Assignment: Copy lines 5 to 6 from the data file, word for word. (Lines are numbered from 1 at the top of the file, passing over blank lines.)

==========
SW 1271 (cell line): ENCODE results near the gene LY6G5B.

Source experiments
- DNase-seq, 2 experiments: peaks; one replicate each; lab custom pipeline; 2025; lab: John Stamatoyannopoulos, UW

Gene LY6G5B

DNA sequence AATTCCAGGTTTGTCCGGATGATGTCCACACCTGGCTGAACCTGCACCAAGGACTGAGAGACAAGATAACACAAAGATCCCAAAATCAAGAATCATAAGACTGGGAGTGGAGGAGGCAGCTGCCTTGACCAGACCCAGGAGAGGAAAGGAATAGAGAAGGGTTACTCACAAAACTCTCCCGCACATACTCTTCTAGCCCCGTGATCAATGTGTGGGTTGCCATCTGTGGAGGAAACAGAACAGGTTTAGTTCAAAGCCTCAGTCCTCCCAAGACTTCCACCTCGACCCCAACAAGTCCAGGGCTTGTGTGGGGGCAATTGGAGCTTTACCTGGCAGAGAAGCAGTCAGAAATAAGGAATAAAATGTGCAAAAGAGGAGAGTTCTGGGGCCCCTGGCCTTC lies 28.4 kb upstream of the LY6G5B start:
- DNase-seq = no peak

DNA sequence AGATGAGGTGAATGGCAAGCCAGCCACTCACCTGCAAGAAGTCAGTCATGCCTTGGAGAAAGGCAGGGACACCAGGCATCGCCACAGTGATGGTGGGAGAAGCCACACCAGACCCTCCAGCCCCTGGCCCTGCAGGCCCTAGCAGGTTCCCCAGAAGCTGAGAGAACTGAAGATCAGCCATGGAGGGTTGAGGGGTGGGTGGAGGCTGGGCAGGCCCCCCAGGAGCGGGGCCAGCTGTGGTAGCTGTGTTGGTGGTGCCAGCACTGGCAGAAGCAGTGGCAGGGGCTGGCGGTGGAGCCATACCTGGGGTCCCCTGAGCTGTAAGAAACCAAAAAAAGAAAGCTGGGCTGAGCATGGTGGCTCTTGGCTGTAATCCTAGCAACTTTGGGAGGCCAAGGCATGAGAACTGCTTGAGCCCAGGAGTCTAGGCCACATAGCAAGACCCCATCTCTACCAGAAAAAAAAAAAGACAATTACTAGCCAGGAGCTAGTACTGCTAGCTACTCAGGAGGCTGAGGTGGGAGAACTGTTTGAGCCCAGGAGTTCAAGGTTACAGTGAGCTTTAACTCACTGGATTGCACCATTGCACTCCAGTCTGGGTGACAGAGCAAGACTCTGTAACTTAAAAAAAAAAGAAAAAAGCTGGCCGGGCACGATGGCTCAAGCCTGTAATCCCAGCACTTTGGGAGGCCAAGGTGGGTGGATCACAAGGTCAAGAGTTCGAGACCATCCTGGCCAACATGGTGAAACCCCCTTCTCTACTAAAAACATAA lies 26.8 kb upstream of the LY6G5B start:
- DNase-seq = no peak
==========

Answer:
DNA sequence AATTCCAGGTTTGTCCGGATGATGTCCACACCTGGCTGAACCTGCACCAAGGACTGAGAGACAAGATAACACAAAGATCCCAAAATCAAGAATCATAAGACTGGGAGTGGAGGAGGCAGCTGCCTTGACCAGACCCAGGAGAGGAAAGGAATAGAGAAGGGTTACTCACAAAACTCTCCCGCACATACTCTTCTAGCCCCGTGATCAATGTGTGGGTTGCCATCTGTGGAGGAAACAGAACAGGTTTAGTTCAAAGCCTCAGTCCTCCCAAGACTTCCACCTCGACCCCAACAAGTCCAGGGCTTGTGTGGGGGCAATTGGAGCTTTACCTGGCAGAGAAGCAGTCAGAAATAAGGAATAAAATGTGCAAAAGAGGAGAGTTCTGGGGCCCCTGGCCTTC lies 28.4 kb upstream of the LY6G5B start:
- DNase-seq = no peak